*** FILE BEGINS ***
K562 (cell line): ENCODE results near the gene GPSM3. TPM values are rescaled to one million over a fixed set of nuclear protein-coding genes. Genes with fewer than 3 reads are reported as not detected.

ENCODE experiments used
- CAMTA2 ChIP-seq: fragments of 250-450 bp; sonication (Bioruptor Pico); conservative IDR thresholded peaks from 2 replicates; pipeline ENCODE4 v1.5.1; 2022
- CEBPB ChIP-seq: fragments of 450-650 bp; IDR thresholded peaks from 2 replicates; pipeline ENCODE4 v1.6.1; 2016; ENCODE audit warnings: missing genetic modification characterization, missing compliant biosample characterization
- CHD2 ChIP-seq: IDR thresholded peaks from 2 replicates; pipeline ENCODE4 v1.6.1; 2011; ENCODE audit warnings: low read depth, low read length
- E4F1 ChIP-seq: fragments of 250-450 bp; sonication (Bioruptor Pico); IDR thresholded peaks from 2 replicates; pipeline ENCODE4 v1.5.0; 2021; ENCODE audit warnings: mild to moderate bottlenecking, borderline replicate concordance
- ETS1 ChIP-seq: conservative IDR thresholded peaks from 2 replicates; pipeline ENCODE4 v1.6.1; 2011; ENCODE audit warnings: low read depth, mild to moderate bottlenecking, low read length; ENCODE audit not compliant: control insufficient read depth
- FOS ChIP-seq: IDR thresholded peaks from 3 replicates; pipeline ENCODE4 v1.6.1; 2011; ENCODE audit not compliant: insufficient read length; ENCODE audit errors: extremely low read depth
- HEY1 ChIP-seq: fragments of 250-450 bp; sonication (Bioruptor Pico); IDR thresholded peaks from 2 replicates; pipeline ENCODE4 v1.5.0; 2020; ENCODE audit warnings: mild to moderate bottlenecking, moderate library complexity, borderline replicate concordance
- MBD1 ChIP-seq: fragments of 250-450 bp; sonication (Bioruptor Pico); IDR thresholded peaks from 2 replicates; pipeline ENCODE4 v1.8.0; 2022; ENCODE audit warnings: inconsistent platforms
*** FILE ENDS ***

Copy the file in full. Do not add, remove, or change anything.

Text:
K562 (cell line): ENCODE results near the gene GPSM3. TPM values are rescaled to one million over a fixed set of nuclear protein-coding genes. Genes with fewer than 3 reads are reported as not detected.

ENCODE experiments used
- CAMTA2 ChIP-seq: fragments of 250-450 bp; sonication (Bioruptor Pico); conservative IDR thresholded peaks from 2 replicates; pipeline ENCODE4 v1.5.1; 2022
- CEBPB ChIP-seq: fragments of 450-650 bp; IDR thresholded peaks from 2 replicates; pipeline ENCODE4 v1.6.1; 2016; ENCODE audit warnings: missing genetic modification characterization, missing compliant biosample characterization
- CHD2 ChIP-seq: IDR thresholded peaks from 2 replicates; pipeline ENCODE4 v1.6.1; 2011; ENCODE audit warnings: low read depth, low read length
- E4F1 ChIP-seq: fragments of 250-450 bp; sonication (Bioruptor Pico); IDR thresholded peaks from 2 replicates; pipeline ENCODE4 v1.5.0; 2021; ENCODE audit warnings: mild to moderate bottlenecking, borderline replicate concordance
- ETS1 ChIP-seq: conservative IDR thresholded peaks from 2 replicates; pipeline ENCODE4 v1.6.1; 2011; ENCODE audit warnings: low read depth, mild to moderate bottlenecking, low read length; ENCODE audit not compliant: control insufficient read depth
- FOS ChIP-seq: IDR thresholded peaks from 3 replicates; pipeline ENCODE4 v1.6.1; 2011; ENCODE audit not compliant: insufficient read length; ENCODE audit errors: extremely low read depth
- HEY1 ChIP-seq: fragments of 250-450 bp; sonication (Bioruptor Pico); IDR thresholded peaks from 2 replicates; pipeline ENCODE4 v1.5.0; 2020; ENCODE audit warnings: mild to moderate bottlenecking, moderate library complexity, borderline replicate concordance
- MBD1 ChIP-seq: fragments of 250-450 bp; sonication (Bioruptor Pico); IDR thresholded peaks from 2 replicates; pipeline ENCODE4 v1.8.0; 2022; ENCODE audit warnings: inconsistent platforms